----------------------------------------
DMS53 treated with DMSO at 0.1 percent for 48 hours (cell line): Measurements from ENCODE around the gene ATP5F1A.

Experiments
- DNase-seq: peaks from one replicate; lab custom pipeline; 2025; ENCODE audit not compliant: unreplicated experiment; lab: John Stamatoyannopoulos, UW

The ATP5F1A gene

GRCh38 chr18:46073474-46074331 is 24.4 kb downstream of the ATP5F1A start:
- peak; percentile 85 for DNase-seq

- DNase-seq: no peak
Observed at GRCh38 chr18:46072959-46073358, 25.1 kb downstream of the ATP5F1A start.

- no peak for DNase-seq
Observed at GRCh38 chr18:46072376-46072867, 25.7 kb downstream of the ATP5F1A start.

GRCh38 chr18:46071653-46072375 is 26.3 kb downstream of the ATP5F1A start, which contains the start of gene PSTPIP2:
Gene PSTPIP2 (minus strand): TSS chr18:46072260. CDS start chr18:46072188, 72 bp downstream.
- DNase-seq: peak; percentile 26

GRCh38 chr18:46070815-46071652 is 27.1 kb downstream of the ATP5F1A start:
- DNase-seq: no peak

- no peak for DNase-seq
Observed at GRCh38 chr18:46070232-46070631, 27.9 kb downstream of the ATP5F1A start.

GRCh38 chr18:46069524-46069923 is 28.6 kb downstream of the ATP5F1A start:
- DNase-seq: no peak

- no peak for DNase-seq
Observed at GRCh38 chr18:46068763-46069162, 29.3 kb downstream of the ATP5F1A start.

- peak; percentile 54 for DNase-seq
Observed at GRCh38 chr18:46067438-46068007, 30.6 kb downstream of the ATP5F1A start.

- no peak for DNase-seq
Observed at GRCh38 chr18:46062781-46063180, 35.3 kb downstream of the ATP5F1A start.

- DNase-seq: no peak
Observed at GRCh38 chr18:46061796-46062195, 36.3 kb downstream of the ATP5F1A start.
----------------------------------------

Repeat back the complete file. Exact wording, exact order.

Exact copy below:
DMS53 treated with DMSO at 0.1 percent for 48 hours (cell line): Measurements from ENCODE around the gene ATP5F1A.

Experiments
- DNase-seq: peaks from one replicate; lab custom pipeline; 2025; ENCODE audit not compliant: unreplicated experiment; lab: John Stamatoyannopoulos, UW

The ATP5F1A gene

GRCh38 chr18:46073474-46074331 is 24.4 kb downstream of the ATP5F1A start:
- peak; percentile 85 for DNase-seq

- DNase-seq: no peak
Observed at GRCh38 chr18:46072959-46073358, 25.1 kb downstream of the ATP5F1A start.

- no peak for DNase-seq
Observed at GRCh38 chr18:46072376-46072867, 25.7 kb downstream of the ATP5F1A start.

GRCh38 chr18:46071653-46072375 is 26.3 kb downstream of the ATP5F1A start, which contains the start of gene PSTPIP2:
Gene PSTPIP2 (minus strand): TSS chr18:46072260. CDS start chr18:46072188, 72 bp downstream.
- DNase-seq: peak; percentile 26

GRCh38 chr18:46070815-46071652 is 27.1 kb downstream of the ATP5F1A start:
- DNase-seq: no peak

- no peak for DNase-seq
Observed at GRCh38 chr18:46070232-46070631, 27.9 kb downstream of the ATP5F1A start.

GRCh38 chr18:46069524-46069923 is 28.6 kb downstream of the ATP5F1A start:
- DNase-seq: no peak

- no peak for DNase-seq
Observed at GRCh38 chr18:46068763-46069162, 29.3 kb downstream of the ATP5F1A start.

- peak; percentile 54 for DNase-seq
Observed at GRCh38 chr18:46067438-46068007, 30.6 kb downstream of the ATP5F1A start.

- no peak for DNase-seq
Observed at GRCh38 chr18:46062781-46063180, 35.3 kb downstream of the ATP5F1A start.

- DNase-seq: no peak
Observed at GRCh38 chr18:46061796-46062195, 36.3 kb downstream of the ATP5F1A start.